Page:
Tuesday should have been one of the most consequential days of his presidency, coming a day after House Republicans dropped their shiny new health care bill. Ordinarily, you would expect a grand rollout and a show of unity. But Trump paid only cursory notice to the bill, and in the process threw it under the bus. Instead, he did what he does practically every morning: watch television and tweet about it. And one item on Fox and Friends got Trump’s notice: A report on the number of released Guantanamo prisoners who had “re-engaged” in terrorism.
The big problem here is that Trump assumed that these prisoners were released by the Obama administration. But they weren’t. Only nine of the 122 were released by the Obama administration—the other 113 were released by George W. Bush.
The fact that Trump, who as president of the United States presides over the country’s giant intelligence-gathering apparatus, is getting his information from Fox & Friends, perhaps the least insightful program on television, is damning. But it also suggests that he has finally settled on an approach to dealing with his many shortcomings as president: blame his predecessor for the country’s problems.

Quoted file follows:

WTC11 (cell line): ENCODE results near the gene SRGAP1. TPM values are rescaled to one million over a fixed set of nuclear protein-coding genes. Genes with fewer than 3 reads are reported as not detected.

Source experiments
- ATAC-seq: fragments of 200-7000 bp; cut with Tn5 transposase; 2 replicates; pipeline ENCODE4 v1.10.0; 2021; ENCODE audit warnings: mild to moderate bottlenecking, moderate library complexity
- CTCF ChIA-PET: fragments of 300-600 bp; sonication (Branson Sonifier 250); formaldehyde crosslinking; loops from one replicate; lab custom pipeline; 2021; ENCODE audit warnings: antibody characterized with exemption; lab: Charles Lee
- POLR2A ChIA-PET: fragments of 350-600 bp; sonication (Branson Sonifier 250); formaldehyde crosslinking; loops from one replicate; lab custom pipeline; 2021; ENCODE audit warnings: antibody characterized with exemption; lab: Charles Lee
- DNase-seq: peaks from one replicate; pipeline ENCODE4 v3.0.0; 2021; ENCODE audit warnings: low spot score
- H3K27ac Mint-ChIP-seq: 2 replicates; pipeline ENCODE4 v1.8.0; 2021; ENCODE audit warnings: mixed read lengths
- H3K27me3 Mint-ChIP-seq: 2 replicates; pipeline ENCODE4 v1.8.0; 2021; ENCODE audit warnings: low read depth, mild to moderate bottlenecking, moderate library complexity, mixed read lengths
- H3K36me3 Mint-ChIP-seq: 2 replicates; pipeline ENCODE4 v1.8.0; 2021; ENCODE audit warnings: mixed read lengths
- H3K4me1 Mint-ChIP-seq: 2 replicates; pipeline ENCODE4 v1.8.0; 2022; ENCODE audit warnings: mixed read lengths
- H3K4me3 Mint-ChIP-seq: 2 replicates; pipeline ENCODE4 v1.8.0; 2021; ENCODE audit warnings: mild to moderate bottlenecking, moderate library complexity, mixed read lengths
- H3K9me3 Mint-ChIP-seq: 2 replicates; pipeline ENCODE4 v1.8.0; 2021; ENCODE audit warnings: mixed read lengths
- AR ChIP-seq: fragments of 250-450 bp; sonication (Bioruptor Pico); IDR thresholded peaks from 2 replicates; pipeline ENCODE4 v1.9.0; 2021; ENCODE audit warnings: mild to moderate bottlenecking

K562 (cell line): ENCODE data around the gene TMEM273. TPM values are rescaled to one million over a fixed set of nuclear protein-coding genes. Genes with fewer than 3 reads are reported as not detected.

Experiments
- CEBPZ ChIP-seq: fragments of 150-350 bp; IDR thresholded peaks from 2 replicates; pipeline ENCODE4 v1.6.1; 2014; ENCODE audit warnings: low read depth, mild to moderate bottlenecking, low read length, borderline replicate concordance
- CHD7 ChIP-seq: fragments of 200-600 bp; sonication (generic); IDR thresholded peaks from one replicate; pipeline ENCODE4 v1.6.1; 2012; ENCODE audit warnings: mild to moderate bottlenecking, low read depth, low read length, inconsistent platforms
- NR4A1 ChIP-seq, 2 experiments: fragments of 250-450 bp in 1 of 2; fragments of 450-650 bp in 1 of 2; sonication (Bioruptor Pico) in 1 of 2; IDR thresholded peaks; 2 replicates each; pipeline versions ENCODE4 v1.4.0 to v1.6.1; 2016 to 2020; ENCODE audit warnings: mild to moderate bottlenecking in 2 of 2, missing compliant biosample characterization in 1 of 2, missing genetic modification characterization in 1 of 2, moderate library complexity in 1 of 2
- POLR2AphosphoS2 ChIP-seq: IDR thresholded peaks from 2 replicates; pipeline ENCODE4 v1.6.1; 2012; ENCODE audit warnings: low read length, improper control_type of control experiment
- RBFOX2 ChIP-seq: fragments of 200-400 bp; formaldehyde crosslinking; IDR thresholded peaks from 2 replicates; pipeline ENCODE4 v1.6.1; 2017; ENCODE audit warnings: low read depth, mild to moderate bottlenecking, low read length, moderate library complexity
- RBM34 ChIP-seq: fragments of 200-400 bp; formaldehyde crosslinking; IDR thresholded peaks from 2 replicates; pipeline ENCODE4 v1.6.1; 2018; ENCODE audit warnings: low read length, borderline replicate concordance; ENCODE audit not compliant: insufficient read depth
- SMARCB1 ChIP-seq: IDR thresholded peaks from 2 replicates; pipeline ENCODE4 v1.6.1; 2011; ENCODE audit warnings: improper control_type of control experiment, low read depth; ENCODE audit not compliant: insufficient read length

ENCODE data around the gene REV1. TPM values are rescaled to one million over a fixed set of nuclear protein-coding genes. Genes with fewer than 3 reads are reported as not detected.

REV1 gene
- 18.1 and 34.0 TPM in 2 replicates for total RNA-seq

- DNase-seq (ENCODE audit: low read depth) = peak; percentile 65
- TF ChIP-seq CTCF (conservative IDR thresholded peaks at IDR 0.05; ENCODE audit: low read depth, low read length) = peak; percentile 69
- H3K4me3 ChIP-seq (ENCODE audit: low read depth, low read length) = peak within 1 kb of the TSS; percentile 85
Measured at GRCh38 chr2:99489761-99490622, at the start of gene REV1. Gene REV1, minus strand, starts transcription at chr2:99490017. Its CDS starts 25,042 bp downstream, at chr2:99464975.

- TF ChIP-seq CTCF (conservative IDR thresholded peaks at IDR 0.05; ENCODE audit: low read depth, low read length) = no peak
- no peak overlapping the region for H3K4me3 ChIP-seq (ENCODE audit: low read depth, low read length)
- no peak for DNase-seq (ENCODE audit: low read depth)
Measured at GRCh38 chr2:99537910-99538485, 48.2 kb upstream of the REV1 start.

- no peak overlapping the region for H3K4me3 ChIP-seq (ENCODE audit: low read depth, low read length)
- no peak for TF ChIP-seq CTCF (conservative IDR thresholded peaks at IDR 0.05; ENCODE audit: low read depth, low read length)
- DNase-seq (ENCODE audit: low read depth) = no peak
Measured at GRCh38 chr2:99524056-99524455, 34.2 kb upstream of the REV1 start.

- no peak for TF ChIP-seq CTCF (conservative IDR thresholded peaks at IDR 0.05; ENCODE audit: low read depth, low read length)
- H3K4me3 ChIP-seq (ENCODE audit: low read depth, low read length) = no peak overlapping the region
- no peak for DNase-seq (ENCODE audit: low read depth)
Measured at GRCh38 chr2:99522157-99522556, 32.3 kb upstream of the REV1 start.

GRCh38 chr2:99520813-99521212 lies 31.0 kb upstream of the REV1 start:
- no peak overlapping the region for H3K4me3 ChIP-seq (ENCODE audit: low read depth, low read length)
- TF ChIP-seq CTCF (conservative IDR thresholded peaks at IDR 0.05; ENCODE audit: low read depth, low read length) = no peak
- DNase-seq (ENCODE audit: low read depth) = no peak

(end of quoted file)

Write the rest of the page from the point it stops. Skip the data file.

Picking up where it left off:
There are are two problems with this strategy. The first is that Barack Obama is extremely popular, much more popular than Trump himself. (This strategy worked for Obama, who blamed Bush a lot during his first term, because people mostly understood that Bush was to blame for a lot of terrible things.) The second problem is that Trump is just bad at this. So far, he’s made the preposterous claim that Obama “wiretapped” him as part of a Nixon-esque plot to steal the election and the false claim that Obama released 122 Guantanamo prisoners who then reengaged in terrorism.
Trump wants to make the case that his administration is being kneecapped by shadowy Obama loyalists who have burrowed deep inside America’s bureaucracy. But for it to work, he’s going to have to be better than this.